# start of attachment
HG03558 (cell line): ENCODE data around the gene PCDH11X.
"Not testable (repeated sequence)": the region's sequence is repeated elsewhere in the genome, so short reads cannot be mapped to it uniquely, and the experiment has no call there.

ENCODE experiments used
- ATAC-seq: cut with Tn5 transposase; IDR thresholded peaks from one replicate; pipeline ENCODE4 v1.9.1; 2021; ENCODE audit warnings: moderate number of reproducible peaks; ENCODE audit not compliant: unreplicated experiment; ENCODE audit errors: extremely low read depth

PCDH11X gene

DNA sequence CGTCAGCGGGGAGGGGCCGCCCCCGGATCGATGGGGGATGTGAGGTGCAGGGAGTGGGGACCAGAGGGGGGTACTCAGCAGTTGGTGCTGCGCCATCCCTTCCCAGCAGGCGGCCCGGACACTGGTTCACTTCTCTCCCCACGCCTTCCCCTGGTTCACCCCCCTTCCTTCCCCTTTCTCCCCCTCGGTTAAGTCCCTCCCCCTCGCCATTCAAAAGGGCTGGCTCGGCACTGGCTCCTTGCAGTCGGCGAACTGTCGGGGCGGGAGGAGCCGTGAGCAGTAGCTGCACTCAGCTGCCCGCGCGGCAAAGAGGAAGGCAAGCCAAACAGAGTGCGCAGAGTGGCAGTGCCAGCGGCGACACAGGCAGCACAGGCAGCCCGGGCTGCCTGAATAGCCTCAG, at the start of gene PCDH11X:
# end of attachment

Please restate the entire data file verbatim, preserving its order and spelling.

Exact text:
HG03558 (cell line): ENCODE data around the gene PCDH11X.
"Not testable (repeated sequence)": the region's sequence is repeated elsewhere in the genome, so short reads cannot be mapped to it uniquely, and the experiment has no call there.

ENCODE experiments used
- ATAC-seq: cut with Tn5 transposase; IDR thresholded peaks from one replicate; pipeline ENCODE4 v1.9.1; 2021; ENCODE audit warnings: moderate number of reproducible peaks; ENCODE audit not compliant: unreplicated experiment; ENCODE audit errors: extremely low read depth

PCDH11X gene

DNA sequence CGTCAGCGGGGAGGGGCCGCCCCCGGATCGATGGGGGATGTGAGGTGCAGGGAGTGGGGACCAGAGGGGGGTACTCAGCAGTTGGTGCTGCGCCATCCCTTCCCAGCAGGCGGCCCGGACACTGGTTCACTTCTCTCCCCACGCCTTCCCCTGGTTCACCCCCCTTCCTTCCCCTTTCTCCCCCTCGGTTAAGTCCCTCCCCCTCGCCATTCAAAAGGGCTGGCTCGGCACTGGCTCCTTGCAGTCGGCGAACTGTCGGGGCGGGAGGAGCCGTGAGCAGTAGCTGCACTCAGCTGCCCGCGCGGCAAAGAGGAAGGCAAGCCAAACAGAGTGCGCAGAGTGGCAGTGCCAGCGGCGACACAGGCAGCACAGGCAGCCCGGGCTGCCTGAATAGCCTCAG, at the start of gene PCDH11X: